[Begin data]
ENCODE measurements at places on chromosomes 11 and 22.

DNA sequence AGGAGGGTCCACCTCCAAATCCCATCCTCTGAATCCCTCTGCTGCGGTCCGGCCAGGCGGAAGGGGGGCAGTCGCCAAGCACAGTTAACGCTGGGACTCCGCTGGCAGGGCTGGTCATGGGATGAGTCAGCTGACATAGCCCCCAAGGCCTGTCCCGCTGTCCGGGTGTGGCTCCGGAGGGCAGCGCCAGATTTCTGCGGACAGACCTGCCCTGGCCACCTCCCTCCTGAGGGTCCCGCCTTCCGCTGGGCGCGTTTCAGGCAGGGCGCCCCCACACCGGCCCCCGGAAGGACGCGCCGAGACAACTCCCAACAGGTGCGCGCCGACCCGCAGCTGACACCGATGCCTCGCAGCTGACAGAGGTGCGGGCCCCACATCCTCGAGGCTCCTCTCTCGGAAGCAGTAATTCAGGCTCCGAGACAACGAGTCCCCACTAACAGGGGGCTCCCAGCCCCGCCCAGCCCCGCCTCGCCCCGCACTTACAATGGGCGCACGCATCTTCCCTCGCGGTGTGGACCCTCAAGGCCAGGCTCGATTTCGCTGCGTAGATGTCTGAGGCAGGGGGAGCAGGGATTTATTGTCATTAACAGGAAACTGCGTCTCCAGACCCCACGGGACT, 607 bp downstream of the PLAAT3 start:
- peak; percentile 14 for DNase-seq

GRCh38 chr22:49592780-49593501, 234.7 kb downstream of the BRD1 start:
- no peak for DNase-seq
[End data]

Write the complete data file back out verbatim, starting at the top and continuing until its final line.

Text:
ENCODE measurements at places on chromosomes 11 and 22.

DNA sequence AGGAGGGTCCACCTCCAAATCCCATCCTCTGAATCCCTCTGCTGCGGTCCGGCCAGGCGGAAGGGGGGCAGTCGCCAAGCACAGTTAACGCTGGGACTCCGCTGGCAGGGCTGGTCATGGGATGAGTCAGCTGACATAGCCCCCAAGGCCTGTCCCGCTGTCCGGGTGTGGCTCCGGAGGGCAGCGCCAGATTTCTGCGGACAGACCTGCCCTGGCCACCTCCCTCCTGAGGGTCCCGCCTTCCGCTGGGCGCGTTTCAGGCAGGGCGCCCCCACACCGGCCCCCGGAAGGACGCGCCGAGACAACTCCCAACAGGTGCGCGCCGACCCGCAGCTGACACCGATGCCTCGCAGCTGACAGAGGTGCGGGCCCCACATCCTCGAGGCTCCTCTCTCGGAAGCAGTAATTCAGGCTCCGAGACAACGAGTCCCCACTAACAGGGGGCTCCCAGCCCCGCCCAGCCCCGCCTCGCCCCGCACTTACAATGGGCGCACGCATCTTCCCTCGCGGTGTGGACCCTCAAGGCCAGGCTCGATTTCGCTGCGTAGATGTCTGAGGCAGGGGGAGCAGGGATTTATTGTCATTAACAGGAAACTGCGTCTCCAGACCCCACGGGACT, 607 bp downstream of the PLAAT3 start:
- peak; percentile 14 for DNase-seq

GRCh38 chr22:49592780-49593501, 234.7 kb downstream of the BRD1 start:
- no peak for DNase-seq